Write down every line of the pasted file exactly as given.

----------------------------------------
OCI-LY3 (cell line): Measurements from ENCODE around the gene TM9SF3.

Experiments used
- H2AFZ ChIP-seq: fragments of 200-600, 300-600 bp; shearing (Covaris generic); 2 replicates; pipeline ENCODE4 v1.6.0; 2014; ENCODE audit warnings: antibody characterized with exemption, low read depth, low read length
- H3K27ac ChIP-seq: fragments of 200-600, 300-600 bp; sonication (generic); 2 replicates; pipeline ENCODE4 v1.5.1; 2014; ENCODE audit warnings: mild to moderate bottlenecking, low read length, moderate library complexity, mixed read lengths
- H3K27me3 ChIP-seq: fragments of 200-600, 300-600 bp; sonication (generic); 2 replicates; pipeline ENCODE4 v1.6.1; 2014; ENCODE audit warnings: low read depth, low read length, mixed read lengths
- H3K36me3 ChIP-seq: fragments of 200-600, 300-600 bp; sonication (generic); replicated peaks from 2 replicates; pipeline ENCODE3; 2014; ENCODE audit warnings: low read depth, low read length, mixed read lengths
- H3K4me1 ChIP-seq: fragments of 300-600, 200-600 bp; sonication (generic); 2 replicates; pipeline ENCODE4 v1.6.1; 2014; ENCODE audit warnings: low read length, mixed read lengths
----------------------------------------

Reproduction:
OCI-LY3 (cell line): Measurements from ENCODE around the gene TM9SF3.

Experiments used
- H2AFZ ChIP-seq: fragments of 200-600, 300-600 bp; shearing (Covaris generic); 2 replicates; pipeline ENCODE4 v1.6.0; 2014; ENCODE audit warnings: antibody characterized with exemption, low read depth, low read length
- H3K27ac ChIP-seq: fragments of 200-600, 300-600 bp; sonication (generic); 2 replicates; pipeline ENCODE4 v1.5.1; 2014; ENCODE audit warnings: mild to moderate bottlenecking, low read length, moderate library complexity, mixed read lengths
- H3K27me3 ChIP-seq: fragments of 200-600, 300-600 bp; sonication (generic); 2 replicates; pipeline ENCODE4 v1.6.1; 2014; ENCODE audit warnings: low read depth, low read length, mixed read lengths
- H3K36me3 ChIP-seq: fragments of 200-600, 300-600 bp; sonication (generic); replicated peaks from 2 replicates; pipeline ENCODE3; 2014; ENCODE audit warnings: low read depth, low read length, mixed read lengths
- H3K4me1 ChIP-seq: fragments of 300-600, 200-600 bp; sonication (generic); 2 replicates; pipeline ENCODE4 v1.6.1; 2014; ENCODE audit warnings: low read length, mixed read lengths